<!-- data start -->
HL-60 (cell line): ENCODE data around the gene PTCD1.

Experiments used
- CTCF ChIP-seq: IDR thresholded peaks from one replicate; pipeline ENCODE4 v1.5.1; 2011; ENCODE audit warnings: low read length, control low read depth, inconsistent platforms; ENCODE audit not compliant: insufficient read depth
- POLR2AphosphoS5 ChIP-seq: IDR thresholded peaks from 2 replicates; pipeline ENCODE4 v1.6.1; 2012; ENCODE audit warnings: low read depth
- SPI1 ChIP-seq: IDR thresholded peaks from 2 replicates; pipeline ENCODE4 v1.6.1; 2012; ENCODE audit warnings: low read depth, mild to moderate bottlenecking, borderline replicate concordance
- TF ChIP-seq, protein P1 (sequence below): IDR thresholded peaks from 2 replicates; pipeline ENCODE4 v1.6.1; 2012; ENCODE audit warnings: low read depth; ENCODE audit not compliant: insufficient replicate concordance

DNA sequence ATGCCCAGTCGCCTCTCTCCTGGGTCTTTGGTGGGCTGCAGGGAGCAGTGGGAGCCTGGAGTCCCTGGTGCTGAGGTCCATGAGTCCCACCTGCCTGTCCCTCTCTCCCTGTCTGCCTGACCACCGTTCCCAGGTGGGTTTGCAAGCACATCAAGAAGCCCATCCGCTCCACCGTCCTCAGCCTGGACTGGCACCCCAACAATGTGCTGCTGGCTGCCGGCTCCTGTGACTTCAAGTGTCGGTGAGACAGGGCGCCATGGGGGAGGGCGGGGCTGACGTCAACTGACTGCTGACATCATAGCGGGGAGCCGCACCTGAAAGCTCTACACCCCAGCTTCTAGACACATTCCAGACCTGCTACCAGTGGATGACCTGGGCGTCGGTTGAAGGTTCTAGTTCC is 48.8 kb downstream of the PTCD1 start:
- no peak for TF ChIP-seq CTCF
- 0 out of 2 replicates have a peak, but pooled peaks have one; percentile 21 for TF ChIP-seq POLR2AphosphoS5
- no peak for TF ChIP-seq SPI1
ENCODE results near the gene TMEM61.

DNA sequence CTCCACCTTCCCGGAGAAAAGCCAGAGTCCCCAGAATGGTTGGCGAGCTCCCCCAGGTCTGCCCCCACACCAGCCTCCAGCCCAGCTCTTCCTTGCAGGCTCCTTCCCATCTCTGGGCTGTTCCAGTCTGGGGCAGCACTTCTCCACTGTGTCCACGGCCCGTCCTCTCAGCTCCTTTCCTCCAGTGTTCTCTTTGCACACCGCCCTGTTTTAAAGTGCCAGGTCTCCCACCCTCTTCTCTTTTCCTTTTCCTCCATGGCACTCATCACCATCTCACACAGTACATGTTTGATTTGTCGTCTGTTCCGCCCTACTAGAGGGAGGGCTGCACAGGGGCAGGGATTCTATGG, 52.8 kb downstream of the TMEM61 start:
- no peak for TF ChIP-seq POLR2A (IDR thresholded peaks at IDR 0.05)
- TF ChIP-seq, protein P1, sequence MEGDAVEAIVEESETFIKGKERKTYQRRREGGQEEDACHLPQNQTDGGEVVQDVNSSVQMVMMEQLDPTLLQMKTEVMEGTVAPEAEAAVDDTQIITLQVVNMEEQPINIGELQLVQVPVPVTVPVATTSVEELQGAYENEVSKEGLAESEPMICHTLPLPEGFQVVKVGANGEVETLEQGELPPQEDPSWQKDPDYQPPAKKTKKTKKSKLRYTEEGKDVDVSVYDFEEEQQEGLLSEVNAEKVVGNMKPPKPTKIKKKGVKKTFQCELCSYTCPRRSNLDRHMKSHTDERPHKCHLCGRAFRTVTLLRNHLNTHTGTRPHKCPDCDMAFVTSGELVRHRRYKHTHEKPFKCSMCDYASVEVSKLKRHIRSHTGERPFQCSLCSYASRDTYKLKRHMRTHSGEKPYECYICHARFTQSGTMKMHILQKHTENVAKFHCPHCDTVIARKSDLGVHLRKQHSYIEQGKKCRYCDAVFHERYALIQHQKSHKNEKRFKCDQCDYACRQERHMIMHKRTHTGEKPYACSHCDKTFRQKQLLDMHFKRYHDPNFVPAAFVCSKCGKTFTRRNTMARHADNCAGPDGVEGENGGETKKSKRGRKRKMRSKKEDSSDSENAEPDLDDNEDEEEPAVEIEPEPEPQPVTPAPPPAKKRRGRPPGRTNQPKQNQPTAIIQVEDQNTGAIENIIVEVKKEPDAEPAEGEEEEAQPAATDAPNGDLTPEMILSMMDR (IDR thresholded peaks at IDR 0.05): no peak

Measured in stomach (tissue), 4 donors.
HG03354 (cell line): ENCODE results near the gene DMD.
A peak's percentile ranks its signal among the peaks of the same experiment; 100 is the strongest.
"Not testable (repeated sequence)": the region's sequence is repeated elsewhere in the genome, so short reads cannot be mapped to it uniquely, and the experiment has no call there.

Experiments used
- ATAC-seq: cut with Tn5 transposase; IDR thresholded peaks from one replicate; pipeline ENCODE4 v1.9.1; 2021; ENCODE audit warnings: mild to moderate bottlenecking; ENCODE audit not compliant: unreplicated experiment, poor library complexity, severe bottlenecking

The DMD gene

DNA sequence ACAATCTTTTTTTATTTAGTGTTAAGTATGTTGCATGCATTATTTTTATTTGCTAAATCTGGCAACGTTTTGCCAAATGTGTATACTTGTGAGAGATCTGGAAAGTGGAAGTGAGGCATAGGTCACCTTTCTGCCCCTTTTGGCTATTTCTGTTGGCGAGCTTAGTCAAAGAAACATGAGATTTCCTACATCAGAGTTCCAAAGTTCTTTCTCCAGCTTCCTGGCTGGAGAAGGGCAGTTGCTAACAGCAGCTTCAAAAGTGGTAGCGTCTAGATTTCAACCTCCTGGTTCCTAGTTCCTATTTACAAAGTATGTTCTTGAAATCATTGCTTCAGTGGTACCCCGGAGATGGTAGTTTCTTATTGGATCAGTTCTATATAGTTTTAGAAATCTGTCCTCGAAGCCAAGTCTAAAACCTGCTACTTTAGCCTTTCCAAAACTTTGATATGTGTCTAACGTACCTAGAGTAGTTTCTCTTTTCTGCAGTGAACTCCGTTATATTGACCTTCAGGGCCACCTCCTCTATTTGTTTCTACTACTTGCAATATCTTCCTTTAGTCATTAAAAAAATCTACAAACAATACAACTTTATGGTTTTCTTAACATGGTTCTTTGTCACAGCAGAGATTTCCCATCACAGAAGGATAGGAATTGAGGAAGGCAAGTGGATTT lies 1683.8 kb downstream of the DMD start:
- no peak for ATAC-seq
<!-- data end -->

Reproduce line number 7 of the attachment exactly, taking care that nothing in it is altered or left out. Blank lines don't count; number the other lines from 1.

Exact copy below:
DNA sequence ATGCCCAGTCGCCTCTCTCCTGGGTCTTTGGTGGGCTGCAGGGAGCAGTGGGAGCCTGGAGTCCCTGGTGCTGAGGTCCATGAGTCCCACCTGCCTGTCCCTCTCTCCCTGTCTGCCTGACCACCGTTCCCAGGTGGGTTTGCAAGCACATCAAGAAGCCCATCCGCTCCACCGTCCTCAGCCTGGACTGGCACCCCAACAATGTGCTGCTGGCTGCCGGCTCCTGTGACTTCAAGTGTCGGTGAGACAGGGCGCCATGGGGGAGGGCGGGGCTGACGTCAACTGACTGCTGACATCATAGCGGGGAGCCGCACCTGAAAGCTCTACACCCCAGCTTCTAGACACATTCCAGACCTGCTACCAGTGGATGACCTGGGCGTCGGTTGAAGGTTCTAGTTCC is 48.8 kb downstream of the PTCD1 start: